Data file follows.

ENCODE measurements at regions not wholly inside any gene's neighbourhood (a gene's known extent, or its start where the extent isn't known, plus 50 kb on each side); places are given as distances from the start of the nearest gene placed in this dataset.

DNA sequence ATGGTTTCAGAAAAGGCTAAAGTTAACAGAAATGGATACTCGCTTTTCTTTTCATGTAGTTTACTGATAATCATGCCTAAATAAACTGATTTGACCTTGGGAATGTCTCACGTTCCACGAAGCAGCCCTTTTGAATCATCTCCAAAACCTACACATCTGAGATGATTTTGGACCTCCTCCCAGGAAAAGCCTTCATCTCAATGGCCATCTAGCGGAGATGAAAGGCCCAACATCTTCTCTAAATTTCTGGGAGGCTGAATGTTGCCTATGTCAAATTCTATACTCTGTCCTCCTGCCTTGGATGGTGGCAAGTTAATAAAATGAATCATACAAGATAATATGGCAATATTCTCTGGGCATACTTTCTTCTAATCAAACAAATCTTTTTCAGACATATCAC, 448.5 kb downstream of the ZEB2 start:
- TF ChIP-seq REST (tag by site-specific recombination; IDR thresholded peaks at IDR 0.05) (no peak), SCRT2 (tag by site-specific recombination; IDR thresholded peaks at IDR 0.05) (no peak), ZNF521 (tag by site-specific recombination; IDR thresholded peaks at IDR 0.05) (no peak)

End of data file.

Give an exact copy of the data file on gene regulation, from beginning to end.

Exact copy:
ENCODE measurements at regions not wholly inside any gene's neighbourhood (a gene's known extent, or its start where the extent isn't known, plus 50 kb on each side); places are given as distances from the start of the nearest gene placed in this dataset.

DNA sequence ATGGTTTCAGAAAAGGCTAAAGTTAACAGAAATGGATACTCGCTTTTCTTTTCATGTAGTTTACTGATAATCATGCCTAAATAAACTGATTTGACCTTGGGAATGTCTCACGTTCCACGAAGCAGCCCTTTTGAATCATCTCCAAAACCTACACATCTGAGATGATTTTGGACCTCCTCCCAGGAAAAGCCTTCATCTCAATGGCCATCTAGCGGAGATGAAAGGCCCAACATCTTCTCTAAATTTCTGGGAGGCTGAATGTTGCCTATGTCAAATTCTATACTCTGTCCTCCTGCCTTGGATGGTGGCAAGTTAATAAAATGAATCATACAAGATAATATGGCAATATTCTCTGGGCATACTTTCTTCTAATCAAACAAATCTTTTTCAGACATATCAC, 448.5 kb downstream of the ZEB2 start:
- TF ChIP-seq REST (tag by site-specific recombination; IDR thresholded peaks at IDR 0.05) (no peak), SCRT2 (tag by site-specific recombination; IDR thresholded peaks at IDR 0.05) (no peak), ZNF521 (tag by site-specific recombination; IDR thresholded peaks at IDR 0.05) (no peak)